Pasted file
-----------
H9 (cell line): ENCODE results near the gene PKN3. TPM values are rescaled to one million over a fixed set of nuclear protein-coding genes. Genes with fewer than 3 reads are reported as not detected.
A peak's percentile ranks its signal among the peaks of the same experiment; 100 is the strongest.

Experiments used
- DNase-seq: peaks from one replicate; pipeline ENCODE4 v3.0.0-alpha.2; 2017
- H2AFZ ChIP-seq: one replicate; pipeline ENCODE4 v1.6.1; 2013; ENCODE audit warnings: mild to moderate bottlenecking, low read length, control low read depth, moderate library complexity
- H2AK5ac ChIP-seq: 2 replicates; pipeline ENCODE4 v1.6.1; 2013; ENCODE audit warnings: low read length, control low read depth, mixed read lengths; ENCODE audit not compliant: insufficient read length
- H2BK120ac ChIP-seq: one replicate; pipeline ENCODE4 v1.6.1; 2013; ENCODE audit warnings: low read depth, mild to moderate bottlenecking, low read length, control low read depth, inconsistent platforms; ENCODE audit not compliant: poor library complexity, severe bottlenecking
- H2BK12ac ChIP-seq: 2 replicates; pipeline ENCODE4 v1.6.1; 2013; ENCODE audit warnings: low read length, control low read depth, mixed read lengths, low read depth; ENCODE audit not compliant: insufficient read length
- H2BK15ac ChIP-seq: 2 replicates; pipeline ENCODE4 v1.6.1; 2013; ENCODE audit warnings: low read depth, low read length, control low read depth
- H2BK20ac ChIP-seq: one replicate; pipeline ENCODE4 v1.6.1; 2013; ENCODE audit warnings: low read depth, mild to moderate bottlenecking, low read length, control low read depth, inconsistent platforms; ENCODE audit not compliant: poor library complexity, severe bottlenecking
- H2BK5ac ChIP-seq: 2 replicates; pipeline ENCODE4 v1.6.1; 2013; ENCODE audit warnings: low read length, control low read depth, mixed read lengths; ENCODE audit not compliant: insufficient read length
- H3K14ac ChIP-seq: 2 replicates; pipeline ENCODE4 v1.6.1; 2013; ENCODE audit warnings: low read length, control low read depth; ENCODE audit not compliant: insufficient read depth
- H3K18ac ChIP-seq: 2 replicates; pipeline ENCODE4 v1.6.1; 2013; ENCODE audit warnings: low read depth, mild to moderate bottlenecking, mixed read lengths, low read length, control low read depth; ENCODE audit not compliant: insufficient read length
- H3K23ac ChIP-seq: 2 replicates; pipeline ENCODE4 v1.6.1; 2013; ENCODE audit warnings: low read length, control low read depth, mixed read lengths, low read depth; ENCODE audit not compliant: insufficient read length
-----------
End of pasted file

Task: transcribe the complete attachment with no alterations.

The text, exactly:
H9 (cell line): ENCODE results near the gene PKN3. TPM values are rescaled to one million over a fixed set of nuclear protein-coding genes. Genes with fewer than 3 reads are reported as not detected.
A peak's percentile ranks its signal among the peaks of the same experiment; 100 is the strongest.

Experiments used
- DNase-seq: peaks from one replicate; pipeline ENCODE4 v3.0.0-alpha.2; 2017
- H2AFZ ChIP-seq: one replicate; pipeline ENCODE4 v1.6.1; 2013; ENCODE audit warnings: mild to moderate bottlenecking, low read length, control low read depth, moderate library complexity
- H2AK5ac ChIP-seq: 2 replicates; pipeline ENCODE4 v1.6.1; 2013; ENCODE audit warnings: low read length, control low read depth, mixed read lengths; ENCODE audit not compliant: insufficient read length
- H2BK120ac ChIP-seq: one replicate; pipeline ENCODE4 v1.6.1; 2013; ENCODE audit warnings: low read depth, mild to moderate bottlenecking, low read length, control low read depth, inconsistent platforms; ENCODE audit not compliant: poor library complexity, severe bottlenecking
- H2BK12ac ChIP-seq: 2 replicates; pipeline ENCODE4 v1.6.1; 2013; ENCODE audit warnings: low read length, control low read depth, mixed read lengths, low read depth; ENCODE audit not compliant: insufficient read length
- H2BK15ac ChIP-seq: 2 replicates; pipeline ENCODE4 v1.6.1; 2013; ENCODE audit warnings: low read depth, low read length, control low read depth
- H2BK20ac ChIP-seq: one replicate; pipeline ENCODE4 v1.6.1; 2013; ENCODE audit warnings: low read depth, mild to moderate bottlenecking, low read length, control low read depth, inconsistent platforms; ENCODE audit not compliant: poor library complexity, severe bottlenecking
- H2BK5ac ChIP-seq: 2 replicates; pipeline ENCODE4 v1.6.1; 2013; ENCODE audit warnings: low read length, control low read depth, mixed read lengths; ENCODE audit not compliant: insufficient read length
- H3K14ac ChIP-seq: 2 replicates; pipeline ENCODE4 v1.6.1; 2013; ENCODE audit warnings: low read length, control low read depth; ENCODE audit not compliant: insufficient read depth
- H3K18ac ChIP-seq: 2 replicates; pipeline ENCODE4 v1.6.1; 2013; ENCODE audit warnings: low read depth, mild to moderate bottlenecking, mixed read lengths, low read length, control low read depth; ENCODE audit not compliant: insufficient read length
- H3K23ac ChIP-seq: 2 replicates; pipeline ENCODE4 v1.6.1; 2013; ENCODE audit warnings: low read length, control low read depth, mixed read lengths, low read depth; ENCODE audit not compliant: insufficient read length